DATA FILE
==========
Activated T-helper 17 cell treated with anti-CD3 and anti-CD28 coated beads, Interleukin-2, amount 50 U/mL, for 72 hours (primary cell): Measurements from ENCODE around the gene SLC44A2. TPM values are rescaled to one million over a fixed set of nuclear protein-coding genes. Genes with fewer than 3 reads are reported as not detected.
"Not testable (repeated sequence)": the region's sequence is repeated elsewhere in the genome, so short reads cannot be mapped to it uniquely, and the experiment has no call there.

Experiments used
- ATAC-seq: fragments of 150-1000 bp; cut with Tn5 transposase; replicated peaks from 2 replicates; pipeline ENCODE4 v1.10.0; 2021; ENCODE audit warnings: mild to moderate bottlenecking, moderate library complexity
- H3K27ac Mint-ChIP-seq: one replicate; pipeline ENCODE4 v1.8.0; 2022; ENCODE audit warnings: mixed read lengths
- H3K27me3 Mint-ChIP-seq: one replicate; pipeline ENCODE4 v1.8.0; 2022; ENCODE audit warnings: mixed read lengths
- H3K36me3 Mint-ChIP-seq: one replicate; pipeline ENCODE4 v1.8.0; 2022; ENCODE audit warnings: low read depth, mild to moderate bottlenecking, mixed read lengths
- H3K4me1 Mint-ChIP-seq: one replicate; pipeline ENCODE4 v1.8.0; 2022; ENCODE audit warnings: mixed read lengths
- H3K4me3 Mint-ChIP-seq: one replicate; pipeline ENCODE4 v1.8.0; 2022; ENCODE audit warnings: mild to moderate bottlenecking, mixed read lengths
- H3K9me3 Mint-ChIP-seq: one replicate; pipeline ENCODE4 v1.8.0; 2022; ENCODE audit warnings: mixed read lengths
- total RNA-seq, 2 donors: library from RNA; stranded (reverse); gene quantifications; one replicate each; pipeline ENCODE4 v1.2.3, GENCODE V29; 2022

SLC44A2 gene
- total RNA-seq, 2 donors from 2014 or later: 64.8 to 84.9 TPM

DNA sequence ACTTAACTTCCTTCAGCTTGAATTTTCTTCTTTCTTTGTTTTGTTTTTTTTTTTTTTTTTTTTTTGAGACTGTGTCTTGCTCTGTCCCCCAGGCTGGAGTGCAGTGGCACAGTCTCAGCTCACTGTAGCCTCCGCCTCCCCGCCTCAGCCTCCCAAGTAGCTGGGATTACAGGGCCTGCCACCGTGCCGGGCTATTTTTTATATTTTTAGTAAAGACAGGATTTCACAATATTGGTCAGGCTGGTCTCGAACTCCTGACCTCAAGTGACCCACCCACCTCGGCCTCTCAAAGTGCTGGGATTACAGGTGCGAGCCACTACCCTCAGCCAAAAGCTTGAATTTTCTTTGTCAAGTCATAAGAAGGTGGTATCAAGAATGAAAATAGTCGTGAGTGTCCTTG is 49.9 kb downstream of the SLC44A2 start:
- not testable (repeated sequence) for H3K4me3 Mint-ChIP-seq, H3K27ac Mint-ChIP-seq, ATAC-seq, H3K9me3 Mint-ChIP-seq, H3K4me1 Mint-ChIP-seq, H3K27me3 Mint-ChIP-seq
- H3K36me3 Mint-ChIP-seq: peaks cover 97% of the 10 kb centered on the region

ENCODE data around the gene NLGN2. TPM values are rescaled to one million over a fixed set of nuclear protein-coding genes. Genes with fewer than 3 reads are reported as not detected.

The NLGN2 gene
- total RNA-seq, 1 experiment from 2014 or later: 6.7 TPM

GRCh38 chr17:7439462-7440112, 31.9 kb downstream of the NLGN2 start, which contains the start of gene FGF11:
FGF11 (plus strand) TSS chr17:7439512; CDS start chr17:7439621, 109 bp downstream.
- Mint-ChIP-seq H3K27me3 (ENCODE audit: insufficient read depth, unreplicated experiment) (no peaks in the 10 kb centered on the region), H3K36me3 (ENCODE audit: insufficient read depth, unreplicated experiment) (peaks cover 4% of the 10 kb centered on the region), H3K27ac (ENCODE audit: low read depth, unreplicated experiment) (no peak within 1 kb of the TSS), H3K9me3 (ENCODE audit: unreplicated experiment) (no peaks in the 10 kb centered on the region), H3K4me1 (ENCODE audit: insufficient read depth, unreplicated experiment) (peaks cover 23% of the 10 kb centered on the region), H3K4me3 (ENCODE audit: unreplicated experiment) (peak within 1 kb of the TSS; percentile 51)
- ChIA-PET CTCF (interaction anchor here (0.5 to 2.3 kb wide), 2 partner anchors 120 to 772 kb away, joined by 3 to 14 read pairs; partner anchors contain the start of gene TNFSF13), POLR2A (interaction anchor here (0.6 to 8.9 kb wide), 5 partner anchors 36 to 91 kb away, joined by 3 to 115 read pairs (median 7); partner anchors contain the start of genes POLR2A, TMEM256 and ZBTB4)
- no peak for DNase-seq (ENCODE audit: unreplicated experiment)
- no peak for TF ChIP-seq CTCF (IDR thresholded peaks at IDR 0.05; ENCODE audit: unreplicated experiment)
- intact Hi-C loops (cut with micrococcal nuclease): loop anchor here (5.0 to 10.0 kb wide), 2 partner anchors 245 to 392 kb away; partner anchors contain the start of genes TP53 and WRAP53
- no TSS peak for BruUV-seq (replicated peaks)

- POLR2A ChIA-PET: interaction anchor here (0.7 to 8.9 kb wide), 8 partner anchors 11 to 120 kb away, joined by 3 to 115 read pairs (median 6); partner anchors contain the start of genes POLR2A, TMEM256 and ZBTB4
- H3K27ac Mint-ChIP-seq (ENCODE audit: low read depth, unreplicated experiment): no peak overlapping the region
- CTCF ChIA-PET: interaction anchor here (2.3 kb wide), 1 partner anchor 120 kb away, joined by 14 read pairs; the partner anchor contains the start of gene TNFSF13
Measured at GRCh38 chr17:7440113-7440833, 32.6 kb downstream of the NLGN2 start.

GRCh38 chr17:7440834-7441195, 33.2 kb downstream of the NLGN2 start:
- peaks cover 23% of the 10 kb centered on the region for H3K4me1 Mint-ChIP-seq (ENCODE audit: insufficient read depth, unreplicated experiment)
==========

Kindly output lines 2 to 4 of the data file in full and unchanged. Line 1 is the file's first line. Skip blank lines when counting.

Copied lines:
"Not testable (repeated sequence)": the region's sequence is repeated elsewhere in the genome, so short reads cannot be mapped to it uniquely, and the experiment has no call there.

Experiments used
- ATAC-seq: fragments of 150-1000 bp; cut with Tn5 transposase; replicated peaks from 2 replicates; pipeline ENCODE4 v1.10.0; 2021; ENCODE audit warnings: mild to moderate bottlenecking, moderate library complexity